While I love music, I've often regretted my almost total ignorance of the art and science that makes it possible. I can't read music, nor do I have most of the vocabulary necessary to even speak intelligently about the subject.
Nonetheless, I feel compelled to throw caution to the wind and ask a question that's plagued me since junior high school: do others experience music in the same way I do?
When I listen to a song, especially in pitch darkness, my mind constructs structures of pulsing light, each piece of the structure corresponding to an element of the music. A song's bass line, for example, might represent itself as a coil of purple light stretching north and south to infinity, compressing and stretching like a spring being pulled in time with the music. Keyboard sounds (again, forgive my lack of proper vocabulary) might appear at right angles to the purple coil, again extending into infinity, perhaps represented as a jagged zigzag of a different colour: green or yellow. Drum impacts might burst like fireworks all around, while lyrics and supporting guitars might create spheres or pyramids that fade in and out of existence.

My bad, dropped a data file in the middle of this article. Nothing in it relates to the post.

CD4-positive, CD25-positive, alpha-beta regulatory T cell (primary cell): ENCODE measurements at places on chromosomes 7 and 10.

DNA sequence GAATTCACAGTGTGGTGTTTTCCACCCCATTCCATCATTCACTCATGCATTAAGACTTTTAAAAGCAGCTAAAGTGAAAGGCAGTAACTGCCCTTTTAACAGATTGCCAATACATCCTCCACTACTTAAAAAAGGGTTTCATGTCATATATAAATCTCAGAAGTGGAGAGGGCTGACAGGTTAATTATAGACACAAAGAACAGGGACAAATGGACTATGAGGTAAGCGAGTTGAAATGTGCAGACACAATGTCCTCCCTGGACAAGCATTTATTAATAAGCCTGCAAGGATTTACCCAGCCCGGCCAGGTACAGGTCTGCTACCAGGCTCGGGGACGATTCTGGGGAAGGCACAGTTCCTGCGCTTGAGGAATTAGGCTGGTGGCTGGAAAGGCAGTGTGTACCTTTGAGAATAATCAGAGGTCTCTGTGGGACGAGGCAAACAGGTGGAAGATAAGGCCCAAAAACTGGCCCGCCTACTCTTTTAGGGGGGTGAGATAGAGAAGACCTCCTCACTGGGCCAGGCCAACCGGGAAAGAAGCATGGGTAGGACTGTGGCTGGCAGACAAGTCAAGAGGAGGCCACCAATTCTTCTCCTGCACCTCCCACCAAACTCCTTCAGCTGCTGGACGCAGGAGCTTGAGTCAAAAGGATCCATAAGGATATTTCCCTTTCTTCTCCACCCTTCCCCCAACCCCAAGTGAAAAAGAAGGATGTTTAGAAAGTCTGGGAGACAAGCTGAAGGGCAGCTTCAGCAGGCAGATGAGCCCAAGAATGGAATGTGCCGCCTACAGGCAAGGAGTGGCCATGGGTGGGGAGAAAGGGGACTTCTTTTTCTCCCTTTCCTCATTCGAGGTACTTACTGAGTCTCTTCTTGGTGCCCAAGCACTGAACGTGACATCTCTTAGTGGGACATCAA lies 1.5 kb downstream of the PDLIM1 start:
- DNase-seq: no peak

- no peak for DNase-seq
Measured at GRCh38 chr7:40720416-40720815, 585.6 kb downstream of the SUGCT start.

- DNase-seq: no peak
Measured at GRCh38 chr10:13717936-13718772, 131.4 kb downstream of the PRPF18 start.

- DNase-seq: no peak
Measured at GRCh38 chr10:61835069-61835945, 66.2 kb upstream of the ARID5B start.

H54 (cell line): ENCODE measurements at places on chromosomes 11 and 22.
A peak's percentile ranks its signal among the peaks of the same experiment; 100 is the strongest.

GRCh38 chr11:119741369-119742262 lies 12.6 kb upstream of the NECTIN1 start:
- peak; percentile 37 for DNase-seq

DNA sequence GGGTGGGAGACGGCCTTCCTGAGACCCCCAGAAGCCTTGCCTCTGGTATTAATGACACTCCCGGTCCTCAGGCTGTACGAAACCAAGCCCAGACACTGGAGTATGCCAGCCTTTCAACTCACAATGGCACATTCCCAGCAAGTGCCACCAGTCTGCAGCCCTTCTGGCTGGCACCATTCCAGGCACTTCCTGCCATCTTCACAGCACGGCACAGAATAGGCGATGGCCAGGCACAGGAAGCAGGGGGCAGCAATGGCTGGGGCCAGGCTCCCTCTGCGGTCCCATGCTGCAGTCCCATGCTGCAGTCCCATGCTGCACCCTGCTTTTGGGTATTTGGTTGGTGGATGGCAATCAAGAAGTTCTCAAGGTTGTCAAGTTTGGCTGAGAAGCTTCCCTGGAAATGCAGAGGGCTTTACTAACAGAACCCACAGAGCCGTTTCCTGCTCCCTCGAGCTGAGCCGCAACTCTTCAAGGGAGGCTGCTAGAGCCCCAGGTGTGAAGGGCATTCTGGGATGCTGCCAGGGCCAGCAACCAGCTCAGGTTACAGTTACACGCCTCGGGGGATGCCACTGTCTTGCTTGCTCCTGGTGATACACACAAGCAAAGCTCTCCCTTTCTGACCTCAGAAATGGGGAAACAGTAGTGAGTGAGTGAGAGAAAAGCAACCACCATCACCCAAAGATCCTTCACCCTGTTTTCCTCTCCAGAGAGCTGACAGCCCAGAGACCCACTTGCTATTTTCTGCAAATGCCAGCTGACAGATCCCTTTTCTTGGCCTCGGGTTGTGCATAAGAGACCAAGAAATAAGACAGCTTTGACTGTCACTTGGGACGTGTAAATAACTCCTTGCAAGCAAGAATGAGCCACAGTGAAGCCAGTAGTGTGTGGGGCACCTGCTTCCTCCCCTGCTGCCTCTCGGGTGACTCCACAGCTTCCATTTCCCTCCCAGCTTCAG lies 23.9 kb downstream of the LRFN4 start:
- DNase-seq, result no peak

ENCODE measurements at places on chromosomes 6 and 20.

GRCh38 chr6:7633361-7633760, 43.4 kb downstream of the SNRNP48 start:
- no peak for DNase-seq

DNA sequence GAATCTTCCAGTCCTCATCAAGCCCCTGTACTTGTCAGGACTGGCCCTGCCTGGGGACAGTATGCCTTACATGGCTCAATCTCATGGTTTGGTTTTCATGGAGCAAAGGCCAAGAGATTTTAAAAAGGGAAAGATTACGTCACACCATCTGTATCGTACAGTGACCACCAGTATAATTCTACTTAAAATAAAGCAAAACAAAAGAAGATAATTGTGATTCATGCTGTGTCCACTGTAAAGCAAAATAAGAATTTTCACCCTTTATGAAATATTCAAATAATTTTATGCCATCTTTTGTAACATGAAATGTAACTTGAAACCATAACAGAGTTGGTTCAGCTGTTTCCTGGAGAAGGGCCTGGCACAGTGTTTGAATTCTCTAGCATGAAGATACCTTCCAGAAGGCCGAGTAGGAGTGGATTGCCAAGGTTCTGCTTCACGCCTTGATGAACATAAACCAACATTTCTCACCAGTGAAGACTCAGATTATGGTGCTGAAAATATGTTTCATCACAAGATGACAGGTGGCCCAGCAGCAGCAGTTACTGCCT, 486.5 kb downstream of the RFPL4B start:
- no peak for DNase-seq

The effect is most intense with songs that, for lack of a better term, have a lot going on to my untrained ear, like "Heroes," above, or "Love and Anger," below.
It almost sounds as though I'm describing the common visualization effects that have long been seen on home computers, but my experience really isn't like that at all; it's much more vivid and three-dimensional, and there's also what I almost hesitate to call a transcendental feeling going on, a feeling of falling in multiple directions at once, like the music could carry me off somewhere if only I'd release my stubborn hold on conventional reality.
I've never spoken to anyone of this, and there's no pressing reason to do so now except that it's been on my mind for some time. It's quite possible that many people experience music this way and that I simply haven't been around when others speak of it. I'd certainly be very interested in knowing if others go through the same process, or one similar.